Once more during the SharePointPro Magazine webinar last week one of the questions asked that we did not get a chance to respond to in the live session was about the PowerShell $error variable.

Although I cannot remember the specifics of the question, I recall that it was to do with the array nature of the $error variable and how we could interact with the array.

Let’s draw a quick example to explain the nature of the array.

From a fresh PowerShell session, I have entered “Gobbledeygook” and hit return. The result is as we would expect:

gobbledeygook

As “Gobbledeygook” is not a cmdlet, function, script file, or operable program we generate an error.

This is held in the $error variable which we can see by simply entering $error and hitting enter:

gobbledeygook2

If we now generate a second error (in this case I will call a non-existent method on $error):

gobbledeygook3
This is added to the $error array:

gobbledeygook4
Which we can now interact with in the normal way we can with any array in PowerShell:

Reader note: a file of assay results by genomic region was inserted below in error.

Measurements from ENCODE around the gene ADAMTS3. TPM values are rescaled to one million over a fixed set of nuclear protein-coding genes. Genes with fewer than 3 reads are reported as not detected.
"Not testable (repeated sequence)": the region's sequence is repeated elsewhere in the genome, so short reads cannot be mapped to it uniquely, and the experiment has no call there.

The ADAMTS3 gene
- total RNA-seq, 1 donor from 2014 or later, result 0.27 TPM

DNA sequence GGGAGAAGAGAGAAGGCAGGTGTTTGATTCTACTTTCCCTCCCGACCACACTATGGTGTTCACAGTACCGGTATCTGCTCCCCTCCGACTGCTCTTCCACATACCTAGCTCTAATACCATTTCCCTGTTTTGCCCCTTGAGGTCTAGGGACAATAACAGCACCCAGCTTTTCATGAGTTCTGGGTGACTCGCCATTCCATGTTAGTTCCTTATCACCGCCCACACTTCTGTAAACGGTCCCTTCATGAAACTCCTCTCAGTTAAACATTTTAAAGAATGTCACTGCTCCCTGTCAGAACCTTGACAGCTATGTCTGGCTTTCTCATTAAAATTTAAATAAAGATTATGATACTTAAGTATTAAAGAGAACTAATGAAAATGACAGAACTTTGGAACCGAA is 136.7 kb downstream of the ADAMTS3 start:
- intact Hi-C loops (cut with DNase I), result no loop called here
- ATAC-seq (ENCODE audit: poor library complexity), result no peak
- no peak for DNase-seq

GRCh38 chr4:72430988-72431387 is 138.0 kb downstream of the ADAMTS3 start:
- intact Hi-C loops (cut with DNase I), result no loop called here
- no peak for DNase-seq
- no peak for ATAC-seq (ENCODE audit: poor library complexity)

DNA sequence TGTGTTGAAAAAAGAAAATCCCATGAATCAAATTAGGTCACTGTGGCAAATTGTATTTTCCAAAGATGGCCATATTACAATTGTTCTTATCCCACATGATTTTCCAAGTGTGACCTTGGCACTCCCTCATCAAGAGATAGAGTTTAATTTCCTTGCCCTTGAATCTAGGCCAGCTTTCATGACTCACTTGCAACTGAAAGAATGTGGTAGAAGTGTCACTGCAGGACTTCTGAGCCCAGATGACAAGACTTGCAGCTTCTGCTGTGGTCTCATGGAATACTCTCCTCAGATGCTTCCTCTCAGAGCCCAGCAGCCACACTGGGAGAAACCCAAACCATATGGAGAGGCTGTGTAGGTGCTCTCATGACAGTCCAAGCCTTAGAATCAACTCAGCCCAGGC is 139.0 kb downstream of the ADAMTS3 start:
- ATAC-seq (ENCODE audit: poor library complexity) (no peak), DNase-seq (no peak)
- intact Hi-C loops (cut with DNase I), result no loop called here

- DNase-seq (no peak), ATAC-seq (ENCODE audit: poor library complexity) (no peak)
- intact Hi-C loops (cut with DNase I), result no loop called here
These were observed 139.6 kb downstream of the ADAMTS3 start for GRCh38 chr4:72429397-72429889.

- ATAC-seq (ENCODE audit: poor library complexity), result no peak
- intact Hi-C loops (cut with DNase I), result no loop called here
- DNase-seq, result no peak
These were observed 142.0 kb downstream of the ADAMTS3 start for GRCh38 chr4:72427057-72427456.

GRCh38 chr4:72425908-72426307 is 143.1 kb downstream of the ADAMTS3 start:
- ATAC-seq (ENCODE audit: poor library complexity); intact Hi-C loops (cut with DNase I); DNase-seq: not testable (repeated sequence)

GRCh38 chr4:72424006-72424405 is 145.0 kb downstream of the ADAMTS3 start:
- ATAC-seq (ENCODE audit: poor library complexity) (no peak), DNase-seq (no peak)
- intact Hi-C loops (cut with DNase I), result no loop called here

gobbledeygook5

In the above example I have simply called the first item (index 0) from the array which as the $error variable is “last in first out” is the most recent error.

What’s the use of this?

With effective error trapping, we can maintain a pipeline of errors throughout script execution and use the array to check for specific errors (perhaps for reporting purposes) or to check for errors as we step through a script by testing against $error[0] which will always be the most recent error.

Armed with this knowledge (and coupled to making use of -errorvariable functionality available with many cmdlets) we no longer have to write scripts that call the $error.clear() method throughout to provide us a way to test against errors.

Neat and tidy, eh?

more to follow…